Six months before my wedding, I started Carrots ‘N’ Cake as a way to keep myself on track with health eating and exercise in preparation for the big day. It was a personal journal about what worked best for me.
My wedding day came and went, but my love for sharing my life on my blog continued.
Over the years, I’ve shared tasty treats.
Workouts and training schedules.
Major and not-so-major life events.
And plenty of stories about my family.
In the 2,681 blog posts that I’ve written to date, I’ve never once claimed to be a perfect eater or “health living” blogger. I write about what works for me, which I’ve noted time and time again on my blog. I’m not an expert on anything, except my own life.
If you haven’t heard already, the November issue Marie Claire magazine features an article entitled, “The Hunger Diaries,” where five other bloggers and I are highlighted. At first, I wasn’t sure if I wanted to respond to this article because reading it once was more than enough for me. I really just wanted it to go away, but ignoring it wouldn’t do any good either.
In general, I see the article as completely one-sided. Many (if not all) of the quotes are taken out of content to fit the story’s argument. (Caitlin, Heather, and Meghann all give examples of this truth-stretching in their responses on their blogs this morning.) I’m not going to go through the article and point out everything that is untrue because if you read my blog, you know the truth. On the flip side, getting totally defensive about this article would be a wasted opportunity to discuss some important issues in the “healthy living” community. I’m happy to see that there are already some interesting discussions going on around the blog world. In particular, I encourage you to check out Rachel’s post and weigh in.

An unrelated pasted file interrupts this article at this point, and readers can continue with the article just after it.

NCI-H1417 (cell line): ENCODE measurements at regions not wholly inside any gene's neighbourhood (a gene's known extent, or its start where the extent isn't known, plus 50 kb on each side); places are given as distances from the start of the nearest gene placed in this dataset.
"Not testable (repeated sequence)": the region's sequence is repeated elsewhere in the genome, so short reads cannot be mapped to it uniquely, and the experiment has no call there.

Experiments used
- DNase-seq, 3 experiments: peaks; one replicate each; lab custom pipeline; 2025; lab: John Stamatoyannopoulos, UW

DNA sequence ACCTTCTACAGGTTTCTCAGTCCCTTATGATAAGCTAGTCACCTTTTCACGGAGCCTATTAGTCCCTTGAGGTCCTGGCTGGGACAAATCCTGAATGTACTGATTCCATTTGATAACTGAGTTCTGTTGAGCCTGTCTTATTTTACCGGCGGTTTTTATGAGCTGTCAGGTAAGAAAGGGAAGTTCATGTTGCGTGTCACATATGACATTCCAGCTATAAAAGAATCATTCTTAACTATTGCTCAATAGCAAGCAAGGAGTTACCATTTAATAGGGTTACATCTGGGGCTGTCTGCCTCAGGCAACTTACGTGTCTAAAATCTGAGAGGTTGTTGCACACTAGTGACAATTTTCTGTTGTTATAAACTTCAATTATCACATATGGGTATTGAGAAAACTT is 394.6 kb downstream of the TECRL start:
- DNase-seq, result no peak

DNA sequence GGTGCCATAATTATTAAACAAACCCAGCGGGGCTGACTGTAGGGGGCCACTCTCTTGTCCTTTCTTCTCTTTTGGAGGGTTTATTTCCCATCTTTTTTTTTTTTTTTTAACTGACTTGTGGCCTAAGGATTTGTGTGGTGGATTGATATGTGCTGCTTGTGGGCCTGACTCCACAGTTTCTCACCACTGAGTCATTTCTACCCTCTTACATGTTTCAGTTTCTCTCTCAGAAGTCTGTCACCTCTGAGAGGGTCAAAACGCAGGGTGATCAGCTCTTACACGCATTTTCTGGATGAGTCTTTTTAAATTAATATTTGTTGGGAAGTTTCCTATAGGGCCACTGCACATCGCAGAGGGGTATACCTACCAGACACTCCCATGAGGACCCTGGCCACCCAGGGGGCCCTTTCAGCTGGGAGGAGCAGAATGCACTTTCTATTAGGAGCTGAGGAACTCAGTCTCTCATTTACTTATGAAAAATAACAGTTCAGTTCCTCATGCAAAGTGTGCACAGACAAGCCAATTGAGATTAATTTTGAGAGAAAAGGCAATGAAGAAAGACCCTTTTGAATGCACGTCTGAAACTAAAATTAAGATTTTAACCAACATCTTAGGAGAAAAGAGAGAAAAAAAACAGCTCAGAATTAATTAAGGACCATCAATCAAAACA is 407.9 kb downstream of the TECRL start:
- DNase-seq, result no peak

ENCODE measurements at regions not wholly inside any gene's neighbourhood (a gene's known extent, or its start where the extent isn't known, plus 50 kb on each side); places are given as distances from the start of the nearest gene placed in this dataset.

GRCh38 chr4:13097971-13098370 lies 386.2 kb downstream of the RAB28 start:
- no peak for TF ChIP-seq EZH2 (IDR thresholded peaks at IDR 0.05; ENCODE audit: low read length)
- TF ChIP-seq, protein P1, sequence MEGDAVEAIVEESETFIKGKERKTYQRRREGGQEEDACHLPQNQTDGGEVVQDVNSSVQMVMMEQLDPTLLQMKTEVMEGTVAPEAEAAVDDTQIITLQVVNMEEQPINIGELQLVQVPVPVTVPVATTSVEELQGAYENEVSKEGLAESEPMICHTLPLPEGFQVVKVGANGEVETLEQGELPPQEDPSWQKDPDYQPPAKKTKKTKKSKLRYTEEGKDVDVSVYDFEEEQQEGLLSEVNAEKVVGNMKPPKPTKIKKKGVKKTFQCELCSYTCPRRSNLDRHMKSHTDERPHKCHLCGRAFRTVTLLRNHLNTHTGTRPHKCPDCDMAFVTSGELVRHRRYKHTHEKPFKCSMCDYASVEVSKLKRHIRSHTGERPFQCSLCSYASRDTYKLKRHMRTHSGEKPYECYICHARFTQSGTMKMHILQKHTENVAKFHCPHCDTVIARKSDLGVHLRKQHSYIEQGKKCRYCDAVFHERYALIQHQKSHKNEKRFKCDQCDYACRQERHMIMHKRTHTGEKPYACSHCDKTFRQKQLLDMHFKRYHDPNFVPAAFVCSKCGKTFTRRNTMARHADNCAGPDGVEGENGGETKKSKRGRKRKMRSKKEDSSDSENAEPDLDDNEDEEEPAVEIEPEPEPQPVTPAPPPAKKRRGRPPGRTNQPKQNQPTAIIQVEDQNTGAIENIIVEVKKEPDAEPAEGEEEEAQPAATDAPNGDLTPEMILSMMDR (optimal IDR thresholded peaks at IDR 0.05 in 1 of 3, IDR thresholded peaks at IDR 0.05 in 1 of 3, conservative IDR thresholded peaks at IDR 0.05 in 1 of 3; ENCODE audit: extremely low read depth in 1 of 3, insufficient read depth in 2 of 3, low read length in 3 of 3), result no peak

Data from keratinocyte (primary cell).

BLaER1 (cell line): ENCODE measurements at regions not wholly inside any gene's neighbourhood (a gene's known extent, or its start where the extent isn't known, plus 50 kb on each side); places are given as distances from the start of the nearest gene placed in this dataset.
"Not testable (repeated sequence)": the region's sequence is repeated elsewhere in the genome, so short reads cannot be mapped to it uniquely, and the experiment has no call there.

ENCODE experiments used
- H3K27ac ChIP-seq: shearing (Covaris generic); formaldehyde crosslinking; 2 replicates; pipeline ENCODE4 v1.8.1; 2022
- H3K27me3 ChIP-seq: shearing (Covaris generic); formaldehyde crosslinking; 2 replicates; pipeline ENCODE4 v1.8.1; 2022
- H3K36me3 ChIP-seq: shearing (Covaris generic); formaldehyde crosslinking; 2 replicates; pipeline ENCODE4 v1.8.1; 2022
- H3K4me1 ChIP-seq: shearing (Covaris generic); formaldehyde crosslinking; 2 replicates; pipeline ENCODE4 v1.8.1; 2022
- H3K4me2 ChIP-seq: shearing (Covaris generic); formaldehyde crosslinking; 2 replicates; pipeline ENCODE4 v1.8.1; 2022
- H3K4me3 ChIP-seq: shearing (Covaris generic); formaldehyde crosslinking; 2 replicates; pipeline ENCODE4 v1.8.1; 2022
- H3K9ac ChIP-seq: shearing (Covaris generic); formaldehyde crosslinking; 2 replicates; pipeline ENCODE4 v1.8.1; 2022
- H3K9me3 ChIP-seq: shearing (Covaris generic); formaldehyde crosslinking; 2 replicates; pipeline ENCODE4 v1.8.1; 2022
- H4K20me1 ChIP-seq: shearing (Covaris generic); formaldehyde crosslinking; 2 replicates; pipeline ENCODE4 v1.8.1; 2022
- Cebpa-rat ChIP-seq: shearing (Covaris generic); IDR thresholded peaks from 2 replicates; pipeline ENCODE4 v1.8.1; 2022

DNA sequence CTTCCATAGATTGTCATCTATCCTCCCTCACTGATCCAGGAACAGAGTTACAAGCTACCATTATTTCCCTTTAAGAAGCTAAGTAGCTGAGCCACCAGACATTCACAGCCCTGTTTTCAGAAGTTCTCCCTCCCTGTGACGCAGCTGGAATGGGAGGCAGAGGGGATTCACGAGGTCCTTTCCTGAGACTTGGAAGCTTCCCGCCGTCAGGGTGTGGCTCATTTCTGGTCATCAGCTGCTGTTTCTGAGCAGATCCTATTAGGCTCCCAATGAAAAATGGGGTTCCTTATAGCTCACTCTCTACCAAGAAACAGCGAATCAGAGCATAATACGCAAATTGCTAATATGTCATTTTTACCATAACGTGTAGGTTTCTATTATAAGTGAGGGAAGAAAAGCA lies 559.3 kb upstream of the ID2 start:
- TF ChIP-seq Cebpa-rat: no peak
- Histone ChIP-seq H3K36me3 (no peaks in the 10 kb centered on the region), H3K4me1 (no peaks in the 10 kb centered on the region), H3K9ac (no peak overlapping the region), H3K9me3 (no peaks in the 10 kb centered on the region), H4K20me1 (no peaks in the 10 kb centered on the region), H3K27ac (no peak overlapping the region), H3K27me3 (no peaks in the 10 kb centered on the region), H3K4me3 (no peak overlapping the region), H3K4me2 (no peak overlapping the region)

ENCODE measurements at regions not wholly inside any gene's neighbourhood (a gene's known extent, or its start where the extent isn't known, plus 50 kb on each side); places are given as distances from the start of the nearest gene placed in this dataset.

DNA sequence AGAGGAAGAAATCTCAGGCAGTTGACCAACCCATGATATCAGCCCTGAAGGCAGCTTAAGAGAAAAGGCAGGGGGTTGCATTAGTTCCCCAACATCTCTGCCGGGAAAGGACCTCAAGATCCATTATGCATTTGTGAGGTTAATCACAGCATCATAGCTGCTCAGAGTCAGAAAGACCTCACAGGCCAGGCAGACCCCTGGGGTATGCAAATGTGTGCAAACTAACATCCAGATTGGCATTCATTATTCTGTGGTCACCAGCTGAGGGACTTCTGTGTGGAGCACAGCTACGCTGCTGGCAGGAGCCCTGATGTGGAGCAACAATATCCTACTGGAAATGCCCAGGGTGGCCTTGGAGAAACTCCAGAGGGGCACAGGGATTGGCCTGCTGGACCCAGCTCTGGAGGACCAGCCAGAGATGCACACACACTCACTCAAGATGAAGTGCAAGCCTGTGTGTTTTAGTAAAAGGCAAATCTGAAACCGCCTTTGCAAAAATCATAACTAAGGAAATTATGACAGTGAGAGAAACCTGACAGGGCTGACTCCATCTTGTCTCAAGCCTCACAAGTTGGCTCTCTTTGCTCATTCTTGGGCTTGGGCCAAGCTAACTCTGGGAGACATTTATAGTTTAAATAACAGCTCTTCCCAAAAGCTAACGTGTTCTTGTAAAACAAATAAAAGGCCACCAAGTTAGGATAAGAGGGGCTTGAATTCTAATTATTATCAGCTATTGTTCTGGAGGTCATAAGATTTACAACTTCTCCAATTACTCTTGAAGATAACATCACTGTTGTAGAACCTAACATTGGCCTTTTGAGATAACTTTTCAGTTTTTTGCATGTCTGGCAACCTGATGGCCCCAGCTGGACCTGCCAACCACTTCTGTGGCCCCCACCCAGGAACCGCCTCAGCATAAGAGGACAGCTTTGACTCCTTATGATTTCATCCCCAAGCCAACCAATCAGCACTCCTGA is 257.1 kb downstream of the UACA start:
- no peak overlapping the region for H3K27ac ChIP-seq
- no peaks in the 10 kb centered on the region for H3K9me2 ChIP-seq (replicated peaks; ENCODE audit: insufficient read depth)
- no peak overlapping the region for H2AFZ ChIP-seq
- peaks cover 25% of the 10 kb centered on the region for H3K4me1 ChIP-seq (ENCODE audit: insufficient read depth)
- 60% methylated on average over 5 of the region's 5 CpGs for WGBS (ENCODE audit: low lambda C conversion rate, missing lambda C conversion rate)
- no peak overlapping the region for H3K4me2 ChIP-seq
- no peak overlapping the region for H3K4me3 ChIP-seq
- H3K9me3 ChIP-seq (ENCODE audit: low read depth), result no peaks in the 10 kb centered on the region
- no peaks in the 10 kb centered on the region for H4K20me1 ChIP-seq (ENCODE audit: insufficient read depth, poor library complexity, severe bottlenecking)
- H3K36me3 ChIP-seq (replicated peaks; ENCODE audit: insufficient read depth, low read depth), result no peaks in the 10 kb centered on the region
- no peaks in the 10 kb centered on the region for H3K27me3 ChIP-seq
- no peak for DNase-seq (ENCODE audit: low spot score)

I’m the first to admit that Carrots ‘N’ Cake is not the perfect “healthy living” blog. I do what works for me and, hopefully, it inspires others. I also realize that CNC may not have a totally positive affect on everyone who reads, and I never want to make anyone feel badly about themselves after reading my blog. I understand the responsibility that comes with blogging, but I hope readers will take responsibility for their own well-being when they decide to read my blog or other “healthy living” blogs. “Healthy living” means different things to different people and each of us needs to figure that out for ourselves.
For those of you who read CNC everyday, thank you for all of the comments, emails, tweets, and support in the past 2 days. It means so much to me.
If you’re upset about this article, you can contact the editor via e-mail at email@example.com. You can also comment on their Facebook wall.